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The art of pace versatility

From what I’ve observed, many swimmers have about three or four gears for their swimming: all out sprint, hard training pace, long distance plod pace and swim down. Some swimmers are effectively reduced to two gears as there is little to distinguish between their sprint and hard training speeds or between their plod pace and swim down. Other swimmers have a wide range of gears and swim speeds to draw on.

If you watch enough swimmers you will also observe big differences between people’s sprint and long distance speeds. I’ve seen swimmers whose best time for a 100m sprint is 65 seconds but who can hold 70 seconds per 100m over 1500m and I know others who can break a minute for 100m but would struggle to repeat at 90 seconds on a longer swim.

There are physiological reasons for this. People who are natural endurance athletes will tend to swim with speeds within a much narrower band than those whose genetics predispose them to sprinting, but it’s also a result of training and attitude.

The attitude thing is based on the widely held belief that the harder you try the better results you will get. Clearly there is a correlation between effort and results but what we sometimes forget is that correlation is not perfect. There’s also a view in training sessions that with only limited time in the water you need to make the most of it, which results in the majority of your swimming being done at your maximum sustainable pace. This may be encouraged by your fellow swimmers, who can be suspicious if they perceive you to be slacking in any way. Besides, there’s no doubt that a lot of swimmers get a buzz from pushing their limits.

However, if you always train at the same pace, you will find it difficult to swim at other speeds, which is a shame because being comfortable swimming at a range of speeds is a useful skill to develop.

If you frequently watch the pace clock when you’re training you may have noticed that it takes a big jump in effort to swim five seconds per minute faster than your default pace. But have you also noticed that it can be tricky to swim 10 to 15 seconds slower per 100m? Your stroke feels unbalanced and awkward perhaps or you can’t get enough air because your stroke rate has slowed down and you’re breathing less often. Swimming slower is not always easier, unless you practise it. Interestingly, some of the fastest swimmers I know also have the ability to swim really slowly.

So why does it matter?

Firstly, from a swim development point of view, swimming slowly gives you more time to monitor and control what you are doing. It’s easier to practise technique improvements when you’re swimming slowly.

Secondly, it gives you more tactical options in an open water racing situation. In a 5k swim I found myself leading a pack of about five or six other people. I was pushing the pace and trying to drop the group but they had the advantage of drafting. I couldn’t swim away from them and therefore was at risk of exhausting myself at the front and being outsprinted at the end. I therefore slowed down until one of the other swimmers took the lead. His pace at the front was perhaps slightly slower than mine and so drafting felt extremely relaxed. After he had led the way for 10 minutes or so I went wide, sprinted past and opened up enough of a gap that he could no longer draft, and went on to finish a couple of minutes ahead. It wasn’t my fastest ever time but it was one of my most satisfying races. However, if I had never practised swimming at that slower pace, it may have felt too uncomfortable to use it tactically.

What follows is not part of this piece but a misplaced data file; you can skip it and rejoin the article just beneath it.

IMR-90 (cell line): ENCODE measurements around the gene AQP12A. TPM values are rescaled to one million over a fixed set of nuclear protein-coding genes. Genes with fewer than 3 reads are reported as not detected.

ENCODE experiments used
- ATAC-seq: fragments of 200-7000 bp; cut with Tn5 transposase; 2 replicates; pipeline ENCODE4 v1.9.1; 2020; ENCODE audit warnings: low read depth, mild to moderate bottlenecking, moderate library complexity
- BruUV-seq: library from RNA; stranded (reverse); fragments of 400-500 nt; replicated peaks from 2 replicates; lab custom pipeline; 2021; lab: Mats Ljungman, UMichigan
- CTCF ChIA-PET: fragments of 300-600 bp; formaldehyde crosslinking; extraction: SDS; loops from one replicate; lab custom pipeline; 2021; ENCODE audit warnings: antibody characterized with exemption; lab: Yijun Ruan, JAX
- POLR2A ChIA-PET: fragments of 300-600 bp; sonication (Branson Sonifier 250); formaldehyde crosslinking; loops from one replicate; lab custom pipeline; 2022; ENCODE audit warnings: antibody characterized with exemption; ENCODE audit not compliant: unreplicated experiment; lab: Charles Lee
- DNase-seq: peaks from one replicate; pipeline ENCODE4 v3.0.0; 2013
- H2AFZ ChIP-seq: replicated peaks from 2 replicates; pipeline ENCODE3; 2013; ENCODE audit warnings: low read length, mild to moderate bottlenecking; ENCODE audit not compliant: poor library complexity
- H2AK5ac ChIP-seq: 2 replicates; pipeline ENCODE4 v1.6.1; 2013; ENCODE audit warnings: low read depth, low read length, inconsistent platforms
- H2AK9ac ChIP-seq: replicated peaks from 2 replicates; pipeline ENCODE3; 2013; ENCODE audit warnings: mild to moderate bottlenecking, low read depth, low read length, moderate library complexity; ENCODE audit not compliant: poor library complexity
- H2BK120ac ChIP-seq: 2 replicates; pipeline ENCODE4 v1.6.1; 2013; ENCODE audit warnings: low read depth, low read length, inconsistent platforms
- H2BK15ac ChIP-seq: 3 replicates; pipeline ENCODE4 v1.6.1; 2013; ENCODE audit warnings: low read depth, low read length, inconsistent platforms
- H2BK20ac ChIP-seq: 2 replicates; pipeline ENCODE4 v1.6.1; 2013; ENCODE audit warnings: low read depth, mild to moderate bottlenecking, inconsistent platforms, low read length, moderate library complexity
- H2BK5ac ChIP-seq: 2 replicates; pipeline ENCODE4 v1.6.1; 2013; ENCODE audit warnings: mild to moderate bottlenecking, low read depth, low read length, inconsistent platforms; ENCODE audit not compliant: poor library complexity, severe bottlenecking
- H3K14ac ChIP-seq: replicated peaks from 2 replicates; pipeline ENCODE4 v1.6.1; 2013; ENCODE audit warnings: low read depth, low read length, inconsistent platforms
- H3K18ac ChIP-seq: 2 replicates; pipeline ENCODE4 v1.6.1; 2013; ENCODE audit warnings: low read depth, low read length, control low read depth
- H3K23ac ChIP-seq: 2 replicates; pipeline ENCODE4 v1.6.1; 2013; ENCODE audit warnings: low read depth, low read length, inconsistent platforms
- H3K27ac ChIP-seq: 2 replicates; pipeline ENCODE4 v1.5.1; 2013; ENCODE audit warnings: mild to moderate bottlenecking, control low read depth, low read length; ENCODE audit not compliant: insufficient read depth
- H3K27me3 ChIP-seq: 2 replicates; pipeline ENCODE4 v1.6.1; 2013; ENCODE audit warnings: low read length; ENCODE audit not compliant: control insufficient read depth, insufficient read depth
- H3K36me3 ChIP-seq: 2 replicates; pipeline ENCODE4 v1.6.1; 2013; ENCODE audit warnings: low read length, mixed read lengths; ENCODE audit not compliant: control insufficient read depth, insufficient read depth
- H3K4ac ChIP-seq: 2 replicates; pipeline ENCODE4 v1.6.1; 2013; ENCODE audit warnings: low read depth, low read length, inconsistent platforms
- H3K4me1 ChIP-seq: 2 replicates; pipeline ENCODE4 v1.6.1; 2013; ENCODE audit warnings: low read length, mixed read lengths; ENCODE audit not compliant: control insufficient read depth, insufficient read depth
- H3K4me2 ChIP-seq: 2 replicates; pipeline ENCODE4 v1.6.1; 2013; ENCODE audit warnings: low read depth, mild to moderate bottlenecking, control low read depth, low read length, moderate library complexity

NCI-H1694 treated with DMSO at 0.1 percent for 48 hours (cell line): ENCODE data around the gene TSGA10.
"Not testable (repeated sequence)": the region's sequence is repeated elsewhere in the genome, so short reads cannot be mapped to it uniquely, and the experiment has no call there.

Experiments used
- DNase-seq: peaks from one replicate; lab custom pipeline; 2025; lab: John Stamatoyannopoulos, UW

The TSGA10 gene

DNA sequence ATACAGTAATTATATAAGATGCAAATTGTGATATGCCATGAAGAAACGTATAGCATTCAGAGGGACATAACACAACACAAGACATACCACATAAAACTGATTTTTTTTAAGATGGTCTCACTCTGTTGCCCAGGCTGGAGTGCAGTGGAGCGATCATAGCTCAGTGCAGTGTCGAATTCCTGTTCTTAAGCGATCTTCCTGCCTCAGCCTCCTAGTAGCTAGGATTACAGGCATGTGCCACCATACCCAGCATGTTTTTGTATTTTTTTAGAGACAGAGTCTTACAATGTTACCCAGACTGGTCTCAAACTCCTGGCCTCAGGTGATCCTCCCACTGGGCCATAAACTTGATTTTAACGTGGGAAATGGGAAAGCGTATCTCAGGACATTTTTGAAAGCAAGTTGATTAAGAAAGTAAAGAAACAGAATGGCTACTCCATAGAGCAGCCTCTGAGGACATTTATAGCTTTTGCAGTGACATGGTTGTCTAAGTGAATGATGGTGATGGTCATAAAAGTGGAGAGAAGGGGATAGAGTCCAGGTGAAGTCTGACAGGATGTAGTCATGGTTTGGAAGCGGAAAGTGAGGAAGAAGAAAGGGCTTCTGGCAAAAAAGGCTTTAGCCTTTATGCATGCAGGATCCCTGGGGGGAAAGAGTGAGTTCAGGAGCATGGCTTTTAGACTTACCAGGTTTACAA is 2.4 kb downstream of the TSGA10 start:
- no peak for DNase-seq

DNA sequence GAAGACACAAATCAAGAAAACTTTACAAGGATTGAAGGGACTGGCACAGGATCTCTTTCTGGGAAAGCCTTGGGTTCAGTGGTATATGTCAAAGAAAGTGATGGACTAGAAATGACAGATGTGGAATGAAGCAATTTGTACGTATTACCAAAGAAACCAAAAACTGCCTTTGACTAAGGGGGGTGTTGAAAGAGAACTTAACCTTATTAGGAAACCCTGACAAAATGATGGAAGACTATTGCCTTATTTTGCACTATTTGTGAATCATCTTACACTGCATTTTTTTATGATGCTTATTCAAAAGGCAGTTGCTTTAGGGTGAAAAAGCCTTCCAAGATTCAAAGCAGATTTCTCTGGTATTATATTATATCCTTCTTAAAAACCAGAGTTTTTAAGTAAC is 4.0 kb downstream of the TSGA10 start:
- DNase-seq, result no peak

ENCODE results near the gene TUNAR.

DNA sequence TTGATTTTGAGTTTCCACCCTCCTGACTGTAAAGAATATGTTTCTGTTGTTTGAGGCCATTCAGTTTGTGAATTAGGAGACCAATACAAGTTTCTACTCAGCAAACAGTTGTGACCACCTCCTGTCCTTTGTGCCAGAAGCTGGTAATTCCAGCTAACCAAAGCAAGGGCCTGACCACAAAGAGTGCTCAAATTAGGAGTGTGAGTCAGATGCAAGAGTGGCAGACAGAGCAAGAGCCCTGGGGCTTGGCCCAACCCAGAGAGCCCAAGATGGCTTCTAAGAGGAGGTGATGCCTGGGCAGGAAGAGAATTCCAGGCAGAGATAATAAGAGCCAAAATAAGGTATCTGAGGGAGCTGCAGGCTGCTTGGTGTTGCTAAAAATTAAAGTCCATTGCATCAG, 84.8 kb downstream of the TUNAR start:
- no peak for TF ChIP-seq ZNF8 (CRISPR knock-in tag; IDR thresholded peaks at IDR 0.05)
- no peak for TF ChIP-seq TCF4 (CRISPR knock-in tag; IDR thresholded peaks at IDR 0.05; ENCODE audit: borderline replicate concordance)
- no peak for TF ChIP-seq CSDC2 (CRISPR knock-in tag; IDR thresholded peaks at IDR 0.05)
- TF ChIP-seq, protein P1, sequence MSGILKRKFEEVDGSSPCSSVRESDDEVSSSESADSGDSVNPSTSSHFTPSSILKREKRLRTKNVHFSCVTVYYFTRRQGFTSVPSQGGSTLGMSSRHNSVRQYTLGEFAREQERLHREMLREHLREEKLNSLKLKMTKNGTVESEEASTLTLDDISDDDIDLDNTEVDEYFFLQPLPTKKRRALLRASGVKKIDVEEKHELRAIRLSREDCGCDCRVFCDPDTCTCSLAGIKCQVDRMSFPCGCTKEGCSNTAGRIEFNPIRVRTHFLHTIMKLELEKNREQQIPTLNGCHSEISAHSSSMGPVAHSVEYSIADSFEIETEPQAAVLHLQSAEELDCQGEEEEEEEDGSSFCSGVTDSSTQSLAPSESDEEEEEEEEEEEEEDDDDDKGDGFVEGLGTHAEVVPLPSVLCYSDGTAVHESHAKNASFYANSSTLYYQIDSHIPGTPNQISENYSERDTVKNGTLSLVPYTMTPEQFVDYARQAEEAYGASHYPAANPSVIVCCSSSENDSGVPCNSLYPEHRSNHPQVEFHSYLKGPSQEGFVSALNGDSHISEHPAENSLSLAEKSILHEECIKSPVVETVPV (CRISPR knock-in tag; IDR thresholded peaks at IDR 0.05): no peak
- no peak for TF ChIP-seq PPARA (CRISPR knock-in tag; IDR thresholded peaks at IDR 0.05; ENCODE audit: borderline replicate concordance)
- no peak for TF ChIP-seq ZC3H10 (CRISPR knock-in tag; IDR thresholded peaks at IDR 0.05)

Finally, if you are considering doing any long distance swimming, you pace will almost certainly be slower than the pace you can sustain in a typical masters training session. If you know your swimming challenge will be done at a slow pace, why would you do most of your training at a much faster pace? You need to train aerobically if you want to be comfortable swimming long distances in open water.

I’m not saying you should never train hard or fast. You should. It’s even fun sometimes, in a strange sort of way. At the same time, try to become more aware of the pace you’re swimming and get comfortable with sometimes training at much less than your maximum speed. It may feel strange at first not to push yourself physically but instead of fighting for extra speed use the time to focus on good technique and just enjoy slipping through the water.

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I created Outdoor Swimmer in 2011 (initially as H2Open Magazine) as an outlet for my passion for swimming outdoors. I've been a swimmer and outdoor swimmer for as long as I remember. Swimming has made a huge difference to my life and I want to share its joys and benefits with as many people as possible. I am also the author of Swim Wild & Free: A Practical Guide to Swimming Outdoors 365 a Year and I provide one-to-one support to swimmers through Swim Mentoring.